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Spook: Science Tackles the AfterlifeSpook: Science Tackles the Afterlife
By Mary Roach
Publisher: W. W. Norton & Company (October 2005)
Pages: 288 – Price: $24.95 author interview

Mary Roach, author of the imaginative, well-written, and intriguing Spook: Science Tackles the Afterlife, is the guest. Let me ask you right off, what inspired you to write Spook?

Duncan MacDougall, the original soul-weigher, who made a cameo appearance in Stiff. He was a quirky little
Massachusetts doctor (looked just like George
Costanza of Seinfeld) who became obsessed with the
idea of proving that the soul exists by weighing patients as they die (and seeing if the scale indicator goes down). I loved that can-do spirit — trying to apply experimental method to something as ephemeral as the human soul. He was the inspiration. 

With all the diverse information available, did you find writing your book difficult at times?

That’s why I held so dearly to my little theme: Proving the afterlife or soul. If you weren’t somehow engaged in this activity, you couldn’t be in Spook! Otherwise, I would have been overwhelmed — covering theories and beliefs etc. That would be a 20-volume set! 

With that guideline in place, it was actually a bit hard to fill the book. There’s not many people doing anything in this area these days… 

Do you believe in the possibility of reincarnation?

I believe in the possibility of it, yes, absolutely. I didn’t feel that the research had thus far supplied proof of it, but that doesn’t mean it can’t exist. I believe in the possibility of almost everything I touched on in Spook: ghosts, haunted houses, near-death experiences being non-hallucinations, reincarnation… 

Do you believe in the possibility of an afterlife?

Yes. I think it would be arrogant to come out and say that there is no possibility of an afterlife. Who can know at this point? Science can only take us so far. There is much, I think, that man and his sciences have yet to explain or even comprehend. 

What were your feelings towards death after your cultural encounters in India?

I remain pretty solidly in denial in regards death. It remains sort of an abstract, something easily pushed to the far corners of my mind. I fear old age, senility, pain, loneliness, decrepitude — all the things that precede death — more than death itself. India didn’t really change my feelings about death. 

A writer once told me, that at her death she expected to be greeted by angels singing the Cole Porter song “Anything Goes.” What do you personally expect to happen at your death?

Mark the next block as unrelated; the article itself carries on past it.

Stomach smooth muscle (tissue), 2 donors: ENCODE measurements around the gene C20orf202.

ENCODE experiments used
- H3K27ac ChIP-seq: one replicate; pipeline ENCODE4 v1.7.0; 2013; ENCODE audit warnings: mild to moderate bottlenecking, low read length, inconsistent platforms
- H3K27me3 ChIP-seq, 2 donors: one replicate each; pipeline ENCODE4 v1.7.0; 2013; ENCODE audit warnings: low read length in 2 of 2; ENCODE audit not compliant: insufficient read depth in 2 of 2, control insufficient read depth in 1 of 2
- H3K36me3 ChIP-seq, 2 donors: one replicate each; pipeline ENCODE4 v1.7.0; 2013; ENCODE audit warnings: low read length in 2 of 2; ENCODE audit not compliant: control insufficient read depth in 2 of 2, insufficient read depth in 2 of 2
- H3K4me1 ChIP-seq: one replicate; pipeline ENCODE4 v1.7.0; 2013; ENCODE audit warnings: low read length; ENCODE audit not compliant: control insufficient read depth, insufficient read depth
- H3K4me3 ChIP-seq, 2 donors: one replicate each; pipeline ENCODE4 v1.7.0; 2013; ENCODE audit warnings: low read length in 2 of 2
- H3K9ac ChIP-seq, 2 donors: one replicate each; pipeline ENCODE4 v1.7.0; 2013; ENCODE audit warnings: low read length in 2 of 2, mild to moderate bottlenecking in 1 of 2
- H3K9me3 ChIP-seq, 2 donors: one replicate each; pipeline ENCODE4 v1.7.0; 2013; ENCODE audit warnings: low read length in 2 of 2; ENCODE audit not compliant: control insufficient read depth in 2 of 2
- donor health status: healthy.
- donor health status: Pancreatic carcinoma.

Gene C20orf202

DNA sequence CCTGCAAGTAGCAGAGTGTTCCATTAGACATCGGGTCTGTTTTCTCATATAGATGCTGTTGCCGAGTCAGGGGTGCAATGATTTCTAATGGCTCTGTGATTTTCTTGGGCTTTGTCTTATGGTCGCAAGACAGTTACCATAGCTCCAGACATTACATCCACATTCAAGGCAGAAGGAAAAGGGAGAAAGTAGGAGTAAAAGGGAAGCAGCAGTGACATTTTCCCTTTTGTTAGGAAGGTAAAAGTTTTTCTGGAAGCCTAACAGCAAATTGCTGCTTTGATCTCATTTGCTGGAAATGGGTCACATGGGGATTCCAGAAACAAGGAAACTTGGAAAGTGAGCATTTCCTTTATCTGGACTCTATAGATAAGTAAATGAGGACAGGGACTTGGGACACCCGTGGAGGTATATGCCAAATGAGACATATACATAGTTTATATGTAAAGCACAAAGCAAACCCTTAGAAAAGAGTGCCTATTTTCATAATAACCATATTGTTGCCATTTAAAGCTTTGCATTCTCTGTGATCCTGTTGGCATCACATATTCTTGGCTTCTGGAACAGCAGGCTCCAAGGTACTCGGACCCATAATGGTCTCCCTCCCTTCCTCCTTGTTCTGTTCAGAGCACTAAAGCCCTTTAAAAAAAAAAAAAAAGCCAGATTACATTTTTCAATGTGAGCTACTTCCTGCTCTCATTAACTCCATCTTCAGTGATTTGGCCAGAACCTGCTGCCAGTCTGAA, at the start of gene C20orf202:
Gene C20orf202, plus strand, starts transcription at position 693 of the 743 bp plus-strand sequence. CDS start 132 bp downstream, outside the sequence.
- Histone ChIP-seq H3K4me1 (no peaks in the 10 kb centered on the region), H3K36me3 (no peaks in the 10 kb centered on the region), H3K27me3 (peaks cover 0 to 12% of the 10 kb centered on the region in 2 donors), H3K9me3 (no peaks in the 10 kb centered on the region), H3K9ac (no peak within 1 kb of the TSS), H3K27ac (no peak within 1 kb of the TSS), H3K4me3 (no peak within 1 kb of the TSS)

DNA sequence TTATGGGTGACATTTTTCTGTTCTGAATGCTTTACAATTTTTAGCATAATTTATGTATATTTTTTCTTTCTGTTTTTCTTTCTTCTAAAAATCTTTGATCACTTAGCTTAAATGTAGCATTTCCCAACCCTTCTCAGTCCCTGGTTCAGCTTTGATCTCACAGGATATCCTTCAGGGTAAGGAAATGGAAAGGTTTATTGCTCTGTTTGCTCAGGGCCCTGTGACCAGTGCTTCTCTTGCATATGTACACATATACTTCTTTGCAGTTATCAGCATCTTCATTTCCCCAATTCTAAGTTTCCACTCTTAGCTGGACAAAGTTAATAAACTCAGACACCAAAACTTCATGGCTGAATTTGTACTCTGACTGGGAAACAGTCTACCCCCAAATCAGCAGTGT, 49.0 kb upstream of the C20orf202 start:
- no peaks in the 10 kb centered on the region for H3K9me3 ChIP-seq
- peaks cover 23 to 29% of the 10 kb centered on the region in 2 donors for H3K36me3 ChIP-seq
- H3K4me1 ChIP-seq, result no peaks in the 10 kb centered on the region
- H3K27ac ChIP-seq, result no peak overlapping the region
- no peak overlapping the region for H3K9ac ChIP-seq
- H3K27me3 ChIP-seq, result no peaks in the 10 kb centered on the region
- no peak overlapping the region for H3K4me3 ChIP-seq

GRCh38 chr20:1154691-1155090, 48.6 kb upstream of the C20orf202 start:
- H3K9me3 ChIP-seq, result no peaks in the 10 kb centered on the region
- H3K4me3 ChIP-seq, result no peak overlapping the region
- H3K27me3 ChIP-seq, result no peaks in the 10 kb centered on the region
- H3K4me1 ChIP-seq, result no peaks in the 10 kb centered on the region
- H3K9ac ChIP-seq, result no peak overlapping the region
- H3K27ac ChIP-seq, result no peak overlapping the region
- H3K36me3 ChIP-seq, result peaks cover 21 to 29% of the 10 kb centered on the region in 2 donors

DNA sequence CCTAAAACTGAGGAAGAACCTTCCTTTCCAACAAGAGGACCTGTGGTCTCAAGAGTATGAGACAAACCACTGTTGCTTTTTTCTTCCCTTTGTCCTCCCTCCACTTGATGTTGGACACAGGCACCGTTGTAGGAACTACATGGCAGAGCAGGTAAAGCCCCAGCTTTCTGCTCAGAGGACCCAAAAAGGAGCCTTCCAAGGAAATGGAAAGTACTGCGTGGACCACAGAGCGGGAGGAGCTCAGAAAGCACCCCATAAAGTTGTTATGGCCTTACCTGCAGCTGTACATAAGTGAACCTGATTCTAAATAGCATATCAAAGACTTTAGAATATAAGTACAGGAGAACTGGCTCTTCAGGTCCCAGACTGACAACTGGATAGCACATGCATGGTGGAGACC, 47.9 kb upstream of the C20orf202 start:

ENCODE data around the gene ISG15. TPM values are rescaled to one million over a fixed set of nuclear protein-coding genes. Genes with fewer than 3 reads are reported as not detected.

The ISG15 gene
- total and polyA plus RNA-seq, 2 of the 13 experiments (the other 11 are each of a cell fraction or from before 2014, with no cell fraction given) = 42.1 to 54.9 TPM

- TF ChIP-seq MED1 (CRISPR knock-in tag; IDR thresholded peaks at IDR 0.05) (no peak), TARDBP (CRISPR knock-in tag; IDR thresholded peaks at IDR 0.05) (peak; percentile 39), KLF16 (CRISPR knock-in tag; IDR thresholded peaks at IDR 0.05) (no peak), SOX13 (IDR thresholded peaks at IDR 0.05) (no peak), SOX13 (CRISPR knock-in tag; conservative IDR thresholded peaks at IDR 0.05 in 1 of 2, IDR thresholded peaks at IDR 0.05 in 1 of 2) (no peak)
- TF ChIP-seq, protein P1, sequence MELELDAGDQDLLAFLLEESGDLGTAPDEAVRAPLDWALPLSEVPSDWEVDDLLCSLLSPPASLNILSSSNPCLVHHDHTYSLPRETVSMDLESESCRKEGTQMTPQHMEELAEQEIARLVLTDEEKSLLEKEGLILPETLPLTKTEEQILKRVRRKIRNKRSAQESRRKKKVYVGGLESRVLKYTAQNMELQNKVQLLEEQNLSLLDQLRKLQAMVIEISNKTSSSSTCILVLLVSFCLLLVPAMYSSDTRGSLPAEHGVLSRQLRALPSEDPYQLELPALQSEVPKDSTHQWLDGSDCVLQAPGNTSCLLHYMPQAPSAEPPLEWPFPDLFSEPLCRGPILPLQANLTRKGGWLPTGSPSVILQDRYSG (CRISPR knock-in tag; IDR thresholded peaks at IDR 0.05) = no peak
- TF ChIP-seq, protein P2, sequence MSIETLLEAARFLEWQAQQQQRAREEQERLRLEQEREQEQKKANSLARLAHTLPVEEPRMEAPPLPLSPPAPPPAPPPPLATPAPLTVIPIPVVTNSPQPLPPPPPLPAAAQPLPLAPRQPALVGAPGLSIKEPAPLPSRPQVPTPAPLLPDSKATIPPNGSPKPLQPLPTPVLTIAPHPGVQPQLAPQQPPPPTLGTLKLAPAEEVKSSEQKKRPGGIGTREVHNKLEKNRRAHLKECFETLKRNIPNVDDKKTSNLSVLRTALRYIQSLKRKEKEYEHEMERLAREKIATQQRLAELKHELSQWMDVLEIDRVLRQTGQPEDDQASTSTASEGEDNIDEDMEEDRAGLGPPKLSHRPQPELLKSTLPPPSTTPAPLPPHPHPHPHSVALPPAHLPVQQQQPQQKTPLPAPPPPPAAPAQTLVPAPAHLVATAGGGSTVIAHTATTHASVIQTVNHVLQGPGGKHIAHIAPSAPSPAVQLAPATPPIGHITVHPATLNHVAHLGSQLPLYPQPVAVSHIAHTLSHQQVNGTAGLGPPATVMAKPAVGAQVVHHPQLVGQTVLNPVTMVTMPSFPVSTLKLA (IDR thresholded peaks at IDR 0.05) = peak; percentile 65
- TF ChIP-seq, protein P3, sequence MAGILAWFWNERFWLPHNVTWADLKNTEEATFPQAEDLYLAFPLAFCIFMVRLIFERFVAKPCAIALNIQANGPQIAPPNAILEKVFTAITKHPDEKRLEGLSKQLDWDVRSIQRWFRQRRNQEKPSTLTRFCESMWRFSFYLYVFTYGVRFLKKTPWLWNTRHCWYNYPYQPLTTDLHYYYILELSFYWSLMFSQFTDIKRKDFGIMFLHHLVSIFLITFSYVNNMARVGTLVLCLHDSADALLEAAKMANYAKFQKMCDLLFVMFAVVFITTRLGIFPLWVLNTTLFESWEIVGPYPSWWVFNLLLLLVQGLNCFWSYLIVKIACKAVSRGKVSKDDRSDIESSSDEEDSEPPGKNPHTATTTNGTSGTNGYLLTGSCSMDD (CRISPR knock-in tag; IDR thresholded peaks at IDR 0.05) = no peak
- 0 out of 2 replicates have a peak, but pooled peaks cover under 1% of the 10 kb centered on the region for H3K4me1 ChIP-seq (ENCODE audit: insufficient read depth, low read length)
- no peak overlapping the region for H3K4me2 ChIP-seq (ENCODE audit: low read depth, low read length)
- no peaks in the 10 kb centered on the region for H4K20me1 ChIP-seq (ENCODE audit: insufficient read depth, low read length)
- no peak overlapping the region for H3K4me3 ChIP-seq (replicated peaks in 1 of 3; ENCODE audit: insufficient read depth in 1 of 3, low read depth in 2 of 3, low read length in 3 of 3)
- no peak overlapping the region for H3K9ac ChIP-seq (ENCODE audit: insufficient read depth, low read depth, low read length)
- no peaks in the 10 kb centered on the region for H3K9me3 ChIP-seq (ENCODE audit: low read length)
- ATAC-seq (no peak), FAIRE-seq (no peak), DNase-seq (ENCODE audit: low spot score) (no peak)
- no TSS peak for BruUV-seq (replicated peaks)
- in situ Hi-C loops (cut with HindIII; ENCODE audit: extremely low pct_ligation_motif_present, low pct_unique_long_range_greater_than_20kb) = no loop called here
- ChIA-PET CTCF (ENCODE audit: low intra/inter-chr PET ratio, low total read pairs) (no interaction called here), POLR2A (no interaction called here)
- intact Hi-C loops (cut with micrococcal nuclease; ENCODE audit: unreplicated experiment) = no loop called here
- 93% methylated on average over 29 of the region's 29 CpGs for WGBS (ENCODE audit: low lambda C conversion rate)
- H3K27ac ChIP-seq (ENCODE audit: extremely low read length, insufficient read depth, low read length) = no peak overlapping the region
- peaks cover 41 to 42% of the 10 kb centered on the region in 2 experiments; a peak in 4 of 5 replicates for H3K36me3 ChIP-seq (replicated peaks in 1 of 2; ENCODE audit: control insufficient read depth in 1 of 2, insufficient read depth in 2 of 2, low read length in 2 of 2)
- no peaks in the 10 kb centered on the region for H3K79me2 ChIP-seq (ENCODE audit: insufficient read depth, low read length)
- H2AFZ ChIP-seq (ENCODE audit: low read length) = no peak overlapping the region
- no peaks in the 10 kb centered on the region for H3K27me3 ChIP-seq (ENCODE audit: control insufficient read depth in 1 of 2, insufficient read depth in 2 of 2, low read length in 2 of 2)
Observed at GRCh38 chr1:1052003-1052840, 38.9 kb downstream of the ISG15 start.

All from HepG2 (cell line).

I expect to see my mother, saying “I told you so.” (She was a strict Catholic, never doubted that she was on a one-way to heaven.) 

What is your opinion on ghosthunters and the numerous books written by them? Are they phony or legitimate?

I’ve never read any books by professional ghosthunters. I’ve only spent time with a group of amateur ghosthunters, who seemed mainly to be in it for the entertainment. (And it was indeed quite entertaining.) I don’t get the sense that ghosthunters are fraudulent, no. Though some are perhaps a bit reluctant to consider other possible
explanations for the things they encounter. 

 What is your opinion on such television programs as The Ghost Whisperer and Medium?

I haven’t seen either show. My book tour has pretty much done away with my leisure time! 

Why do you think such television shows are gaining in popularity with the American public?

There seems to be a growing trend toward accepting the unproven, the unscientifically explained. E.g., the recent embracing of Intelligent Design as a legitimate alternative to Darwinism. People are saying the hell with scientific evidence, I’ll believe what I believe
to be the truth. So perhaps this is part of that trend. Either that or it’s just another case of the monkey-see, monkey-do mentality which pervades the TV world.

Would you venture an analysis as to why there is a renewed world interest in the paranormal over the last twenty-five years?

I’m not aware that there was. It seems pretty constant to me. There has always been an interest, and always will, I think. 

Do you see the United States as more fascinated by the subject of ghosts than other countries?

No — Asia is a highly ghosty continent, as is Africa. And Latino culture as well — i.e., Day of the Dead, etc. If anything, I think ghosts are more a part of day to day culture in these places.

What would you say to a ghost if you encountered one?

Please tell me! What’s it like? What do you do all day? Are you happy? Are you bored? What’s the weather like? Do you have any friends to keep you company? Do you get to eat? How’s your sex life? 

Who is the real Mary Roach? Please define yourself!

Well, I think I’m one of those writers who comes through pretty clearly in her writing. No mystery at all. 

What are your future plans?

More books, but no more books involving cadavers or souls. Need a change
of scenery! 

It was great visiting with you, and thank you very much for the interview! Is there any closing thoughts you wish to share?

Thanks! It was great visiting with you too. A welcome respite from the grinding sameness of the book tour. Closing thoughts? Never order Cioppino in Milwaukee.

Click here to buy this book now.

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